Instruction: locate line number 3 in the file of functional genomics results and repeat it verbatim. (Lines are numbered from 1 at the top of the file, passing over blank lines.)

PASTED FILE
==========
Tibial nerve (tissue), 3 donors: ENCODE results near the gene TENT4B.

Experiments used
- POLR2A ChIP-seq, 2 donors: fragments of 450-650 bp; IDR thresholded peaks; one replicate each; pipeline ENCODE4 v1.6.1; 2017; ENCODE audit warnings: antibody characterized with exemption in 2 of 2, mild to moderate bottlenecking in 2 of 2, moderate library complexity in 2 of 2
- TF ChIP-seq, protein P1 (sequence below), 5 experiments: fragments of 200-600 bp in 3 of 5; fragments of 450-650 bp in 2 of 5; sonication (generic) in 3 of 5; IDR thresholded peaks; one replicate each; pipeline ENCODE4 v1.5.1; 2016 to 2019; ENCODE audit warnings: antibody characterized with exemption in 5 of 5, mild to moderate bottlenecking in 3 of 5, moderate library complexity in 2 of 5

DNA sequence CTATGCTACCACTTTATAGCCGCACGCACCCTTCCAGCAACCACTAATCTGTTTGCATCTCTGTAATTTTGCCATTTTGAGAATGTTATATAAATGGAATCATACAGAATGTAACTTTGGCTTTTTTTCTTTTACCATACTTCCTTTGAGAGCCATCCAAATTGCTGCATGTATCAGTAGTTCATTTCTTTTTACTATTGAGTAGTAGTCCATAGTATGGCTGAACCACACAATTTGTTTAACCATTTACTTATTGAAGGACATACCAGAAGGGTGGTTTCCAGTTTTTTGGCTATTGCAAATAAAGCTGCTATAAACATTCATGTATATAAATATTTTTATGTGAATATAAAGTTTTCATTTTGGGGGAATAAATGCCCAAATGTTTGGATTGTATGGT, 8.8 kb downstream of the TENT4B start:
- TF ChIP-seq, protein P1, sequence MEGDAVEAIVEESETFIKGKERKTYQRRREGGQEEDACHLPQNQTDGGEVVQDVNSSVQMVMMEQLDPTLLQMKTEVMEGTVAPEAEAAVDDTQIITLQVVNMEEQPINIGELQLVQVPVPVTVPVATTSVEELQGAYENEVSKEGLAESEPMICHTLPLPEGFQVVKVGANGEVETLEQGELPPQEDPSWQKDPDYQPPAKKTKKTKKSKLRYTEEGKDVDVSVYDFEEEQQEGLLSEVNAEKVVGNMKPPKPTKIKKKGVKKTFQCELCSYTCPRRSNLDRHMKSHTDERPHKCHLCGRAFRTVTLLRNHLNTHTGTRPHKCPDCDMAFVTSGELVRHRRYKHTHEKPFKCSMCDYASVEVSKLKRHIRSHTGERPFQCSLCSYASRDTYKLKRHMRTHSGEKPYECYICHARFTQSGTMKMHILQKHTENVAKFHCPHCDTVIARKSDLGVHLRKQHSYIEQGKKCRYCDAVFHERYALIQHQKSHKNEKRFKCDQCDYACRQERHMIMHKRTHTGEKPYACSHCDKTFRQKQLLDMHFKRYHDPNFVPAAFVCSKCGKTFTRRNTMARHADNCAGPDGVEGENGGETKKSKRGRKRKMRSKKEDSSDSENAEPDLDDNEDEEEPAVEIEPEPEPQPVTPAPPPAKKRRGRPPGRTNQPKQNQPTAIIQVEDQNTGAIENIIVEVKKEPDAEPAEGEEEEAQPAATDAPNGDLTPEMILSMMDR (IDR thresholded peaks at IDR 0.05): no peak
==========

- POLR2A ChIP-seq, 2 donors: fragments of 450-650 bp; IDR thresholded peaks; one replicate each; pipeline ENCODE4 v1.6.1; 2017; ENCODE audit warnings: antibody characterized with exemption in 2 of 2, mild to moderate bottlenecking in 2 of 2, moderate library complexity in 2 of 2